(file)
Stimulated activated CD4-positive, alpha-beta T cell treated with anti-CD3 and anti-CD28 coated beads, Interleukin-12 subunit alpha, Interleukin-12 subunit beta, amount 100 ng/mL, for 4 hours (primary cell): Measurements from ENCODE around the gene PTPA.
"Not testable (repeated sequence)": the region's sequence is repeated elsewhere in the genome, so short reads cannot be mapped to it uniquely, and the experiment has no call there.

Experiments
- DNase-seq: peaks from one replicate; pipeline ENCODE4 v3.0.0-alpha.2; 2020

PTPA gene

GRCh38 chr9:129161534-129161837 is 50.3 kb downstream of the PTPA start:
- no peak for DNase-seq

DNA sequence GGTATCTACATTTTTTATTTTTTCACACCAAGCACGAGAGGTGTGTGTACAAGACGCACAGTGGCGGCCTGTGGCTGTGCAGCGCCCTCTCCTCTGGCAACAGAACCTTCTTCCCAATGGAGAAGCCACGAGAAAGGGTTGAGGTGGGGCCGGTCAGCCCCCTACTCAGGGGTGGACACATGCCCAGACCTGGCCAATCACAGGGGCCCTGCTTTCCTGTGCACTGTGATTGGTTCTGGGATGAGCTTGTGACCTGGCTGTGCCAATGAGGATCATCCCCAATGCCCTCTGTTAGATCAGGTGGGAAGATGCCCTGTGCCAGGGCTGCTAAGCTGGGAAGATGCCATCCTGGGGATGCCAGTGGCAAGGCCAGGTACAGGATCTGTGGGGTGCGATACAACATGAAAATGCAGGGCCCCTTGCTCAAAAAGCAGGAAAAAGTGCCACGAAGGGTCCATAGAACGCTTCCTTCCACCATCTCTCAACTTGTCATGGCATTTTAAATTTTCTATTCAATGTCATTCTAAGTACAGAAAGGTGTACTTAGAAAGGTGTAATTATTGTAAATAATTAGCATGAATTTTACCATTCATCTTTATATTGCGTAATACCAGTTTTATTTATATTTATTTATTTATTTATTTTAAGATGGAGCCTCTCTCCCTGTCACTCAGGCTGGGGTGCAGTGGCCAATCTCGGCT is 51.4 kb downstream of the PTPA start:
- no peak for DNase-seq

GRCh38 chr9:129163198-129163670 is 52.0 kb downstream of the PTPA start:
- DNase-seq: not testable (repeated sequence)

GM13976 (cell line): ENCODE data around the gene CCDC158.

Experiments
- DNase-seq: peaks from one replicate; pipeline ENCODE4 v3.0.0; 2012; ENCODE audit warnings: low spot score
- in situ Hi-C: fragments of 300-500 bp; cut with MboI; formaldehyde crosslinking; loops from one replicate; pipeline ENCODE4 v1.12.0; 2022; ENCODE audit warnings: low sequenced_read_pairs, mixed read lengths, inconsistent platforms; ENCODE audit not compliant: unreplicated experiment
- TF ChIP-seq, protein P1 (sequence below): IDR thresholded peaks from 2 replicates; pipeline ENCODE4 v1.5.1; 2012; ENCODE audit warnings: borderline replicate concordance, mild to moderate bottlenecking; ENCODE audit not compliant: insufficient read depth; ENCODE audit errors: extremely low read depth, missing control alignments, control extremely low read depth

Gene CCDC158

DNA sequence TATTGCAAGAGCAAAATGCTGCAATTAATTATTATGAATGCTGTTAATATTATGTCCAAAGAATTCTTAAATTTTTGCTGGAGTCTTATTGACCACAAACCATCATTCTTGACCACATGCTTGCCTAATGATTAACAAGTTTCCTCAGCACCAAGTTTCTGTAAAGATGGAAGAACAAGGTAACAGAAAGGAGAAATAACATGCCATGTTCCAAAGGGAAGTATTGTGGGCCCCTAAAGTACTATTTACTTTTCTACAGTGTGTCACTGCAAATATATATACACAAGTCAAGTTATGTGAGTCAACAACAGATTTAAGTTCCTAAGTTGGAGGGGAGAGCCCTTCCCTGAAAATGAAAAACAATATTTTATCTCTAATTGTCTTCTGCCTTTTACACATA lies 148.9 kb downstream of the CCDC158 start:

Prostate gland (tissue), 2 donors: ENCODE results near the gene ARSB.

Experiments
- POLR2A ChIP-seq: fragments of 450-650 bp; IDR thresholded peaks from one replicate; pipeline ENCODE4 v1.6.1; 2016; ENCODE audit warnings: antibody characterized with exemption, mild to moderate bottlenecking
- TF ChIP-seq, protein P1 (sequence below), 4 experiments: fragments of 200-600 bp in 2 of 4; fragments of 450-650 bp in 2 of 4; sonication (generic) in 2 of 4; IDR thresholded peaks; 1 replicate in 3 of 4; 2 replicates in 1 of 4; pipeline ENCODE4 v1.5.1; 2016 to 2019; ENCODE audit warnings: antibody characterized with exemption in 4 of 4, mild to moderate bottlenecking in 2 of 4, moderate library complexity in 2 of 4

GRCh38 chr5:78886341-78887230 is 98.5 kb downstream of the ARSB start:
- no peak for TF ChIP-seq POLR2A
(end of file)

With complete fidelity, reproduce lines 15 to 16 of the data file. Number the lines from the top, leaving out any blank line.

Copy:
- in situ Hi-C: fragments of 300-500 bp; cut with MboI; formaldehyde crosslinking; loops from one replicate; pipeline ENCODE4 v1.12.0; 2022; ENCODE audit warnings: low sequenced_read_pairs, mixed read lengths, inconsistent platforms; ENCODE audit not compliant: unreplicated experiment
- TF ChIP-seq, protein P1 (sequence below): IDR thresholded peaks from 2 replicates; pipeline ENCODE4 v1.5.1; 2012; ENCODE audit warnings: borderline replicate concordance, mild to moderate bottlenecking; ENCODE audit not compliant: insufficient read depth; ENCODE audit errors: extremely low read depth, missing control alignments, control extremely low read depth